Low income, high risk: the overlapping stigmas of food allergy and poverty

A new study by AllerGen researchers reveals that low-income families affected by food allergies felt “unsafe” procuring allergen-free foods at food banks and discount supermarkets, may be misinformed the social assistance health insurance plan, and distanced themselves from other low-income groups including: working poor individuals with no health coverage; immigrants; food bank users; and youth.

he study, “Low income, high risk: the overlapping stigmas of food allergy and poverty,” by authors Leia Minaker (University of Waterloo), Susan Elliott (University of Waterloo) and Ann Clarke (University of Calgary), was published online in Critical Public Health on June 13, 2014.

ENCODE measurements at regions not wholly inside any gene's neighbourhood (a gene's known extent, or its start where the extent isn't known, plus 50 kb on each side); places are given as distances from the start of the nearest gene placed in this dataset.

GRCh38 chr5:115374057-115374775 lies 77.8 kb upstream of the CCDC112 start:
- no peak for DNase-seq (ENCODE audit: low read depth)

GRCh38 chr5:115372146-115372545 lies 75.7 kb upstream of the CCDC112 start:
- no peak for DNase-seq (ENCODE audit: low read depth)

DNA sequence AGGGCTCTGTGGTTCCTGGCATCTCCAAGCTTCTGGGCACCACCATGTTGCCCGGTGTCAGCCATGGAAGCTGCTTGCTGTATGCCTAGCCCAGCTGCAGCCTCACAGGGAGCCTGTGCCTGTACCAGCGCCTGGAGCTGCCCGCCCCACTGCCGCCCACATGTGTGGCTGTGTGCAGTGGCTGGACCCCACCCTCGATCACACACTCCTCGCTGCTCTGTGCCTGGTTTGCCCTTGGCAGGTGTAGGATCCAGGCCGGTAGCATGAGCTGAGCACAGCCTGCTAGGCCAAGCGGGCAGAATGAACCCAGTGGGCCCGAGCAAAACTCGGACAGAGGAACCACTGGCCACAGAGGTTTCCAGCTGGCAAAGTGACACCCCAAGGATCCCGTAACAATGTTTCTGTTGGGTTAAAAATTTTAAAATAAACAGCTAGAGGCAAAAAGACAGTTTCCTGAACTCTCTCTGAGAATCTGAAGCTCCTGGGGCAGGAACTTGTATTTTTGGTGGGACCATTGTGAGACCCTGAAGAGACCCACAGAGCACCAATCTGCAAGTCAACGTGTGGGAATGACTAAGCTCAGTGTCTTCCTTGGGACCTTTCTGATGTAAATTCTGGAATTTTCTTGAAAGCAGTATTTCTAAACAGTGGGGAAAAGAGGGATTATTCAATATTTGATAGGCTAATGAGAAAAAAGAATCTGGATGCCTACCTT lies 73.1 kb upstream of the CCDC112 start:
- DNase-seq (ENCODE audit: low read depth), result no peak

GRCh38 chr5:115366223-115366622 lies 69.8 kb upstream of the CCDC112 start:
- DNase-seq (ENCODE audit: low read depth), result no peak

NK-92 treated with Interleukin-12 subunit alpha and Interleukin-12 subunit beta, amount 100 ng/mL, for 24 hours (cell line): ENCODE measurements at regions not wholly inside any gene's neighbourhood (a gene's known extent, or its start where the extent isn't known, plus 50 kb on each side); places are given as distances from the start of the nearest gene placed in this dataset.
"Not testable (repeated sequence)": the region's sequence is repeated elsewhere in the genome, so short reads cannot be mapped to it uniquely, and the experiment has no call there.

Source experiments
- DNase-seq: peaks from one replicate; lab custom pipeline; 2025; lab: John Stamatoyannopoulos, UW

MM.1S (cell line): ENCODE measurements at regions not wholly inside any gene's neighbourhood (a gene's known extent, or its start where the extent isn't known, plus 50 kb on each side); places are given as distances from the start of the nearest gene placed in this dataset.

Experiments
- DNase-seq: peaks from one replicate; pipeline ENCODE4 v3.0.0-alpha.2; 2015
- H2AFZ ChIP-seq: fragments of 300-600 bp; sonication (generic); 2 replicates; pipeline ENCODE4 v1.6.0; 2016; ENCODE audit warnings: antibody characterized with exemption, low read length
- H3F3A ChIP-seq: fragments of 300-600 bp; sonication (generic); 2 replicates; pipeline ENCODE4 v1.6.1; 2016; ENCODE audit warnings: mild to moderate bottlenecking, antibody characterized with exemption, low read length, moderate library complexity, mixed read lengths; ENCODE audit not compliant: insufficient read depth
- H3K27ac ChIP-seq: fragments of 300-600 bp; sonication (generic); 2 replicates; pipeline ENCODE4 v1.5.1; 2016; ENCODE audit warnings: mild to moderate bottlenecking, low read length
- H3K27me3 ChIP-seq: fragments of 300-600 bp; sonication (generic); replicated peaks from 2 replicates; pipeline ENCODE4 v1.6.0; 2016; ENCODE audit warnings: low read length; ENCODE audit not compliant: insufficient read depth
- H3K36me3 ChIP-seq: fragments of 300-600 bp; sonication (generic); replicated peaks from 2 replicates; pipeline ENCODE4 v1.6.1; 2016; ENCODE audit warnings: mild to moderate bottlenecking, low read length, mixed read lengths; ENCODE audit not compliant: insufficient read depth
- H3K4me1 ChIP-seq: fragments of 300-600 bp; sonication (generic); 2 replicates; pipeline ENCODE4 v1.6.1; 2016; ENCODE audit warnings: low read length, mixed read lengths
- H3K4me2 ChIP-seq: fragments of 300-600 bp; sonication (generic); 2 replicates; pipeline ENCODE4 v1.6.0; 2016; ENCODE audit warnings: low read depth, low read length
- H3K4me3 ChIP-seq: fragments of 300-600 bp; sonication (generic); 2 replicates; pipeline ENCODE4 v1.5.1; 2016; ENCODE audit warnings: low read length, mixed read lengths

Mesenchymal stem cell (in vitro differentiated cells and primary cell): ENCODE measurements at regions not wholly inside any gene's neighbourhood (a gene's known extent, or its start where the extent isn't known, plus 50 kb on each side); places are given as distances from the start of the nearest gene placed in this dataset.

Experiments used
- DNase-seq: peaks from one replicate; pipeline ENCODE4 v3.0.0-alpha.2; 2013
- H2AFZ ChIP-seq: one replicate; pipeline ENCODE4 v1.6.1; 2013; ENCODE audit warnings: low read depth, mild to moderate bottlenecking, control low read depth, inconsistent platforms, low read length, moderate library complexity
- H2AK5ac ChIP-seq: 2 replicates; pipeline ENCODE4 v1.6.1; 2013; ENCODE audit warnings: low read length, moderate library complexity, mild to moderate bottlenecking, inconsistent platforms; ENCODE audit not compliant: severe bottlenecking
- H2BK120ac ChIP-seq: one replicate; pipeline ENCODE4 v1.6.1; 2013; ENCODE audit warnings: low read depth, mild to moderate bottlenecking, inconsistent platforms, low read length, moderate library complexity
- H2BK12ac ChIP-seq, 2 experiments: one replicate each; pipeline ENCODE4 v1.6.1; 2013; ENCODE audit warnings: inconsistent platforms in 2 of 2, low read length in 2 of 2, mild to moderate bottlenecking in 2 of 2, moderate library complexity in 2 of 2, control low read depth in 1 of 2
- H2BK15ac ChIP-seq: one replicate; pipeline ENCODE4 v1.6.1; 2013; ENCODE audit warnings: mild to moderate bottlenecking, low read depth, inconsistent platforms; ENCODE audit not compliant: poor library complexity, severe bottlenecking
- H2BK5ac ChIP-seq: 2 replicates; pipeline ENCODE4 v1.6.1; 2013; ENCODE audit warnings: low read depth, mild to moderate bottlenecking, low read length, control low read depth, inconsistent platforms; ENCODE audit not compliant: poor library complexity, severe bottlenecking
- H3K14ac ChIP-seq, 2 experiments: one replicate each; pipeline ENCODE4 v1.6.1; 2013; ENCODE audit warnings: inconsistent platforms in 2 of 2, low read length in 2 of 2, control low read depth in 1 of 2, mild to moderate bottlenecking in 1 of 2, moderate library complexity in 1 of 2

In-depth interviews with 13 low-income adults affected by food allergies and 10 “key informants”—allergists and dietitians, food bank employees, employment support center employees, and governmental social assistance case workers—were conducted in 2012 and 2013.

The researchers also discovered that low-income families and key informants had discrepant perspectives regarding food allergy experiences, with “potentially stigmatizing perspectives on the part of key informants.”

This work was supported by AllerGen as part of the Canadian Food Allergy Strategic Team (CanFAST) research program, and has implications for strategies to improve access to education, safe food, and medication for low-income families affected by food allergies.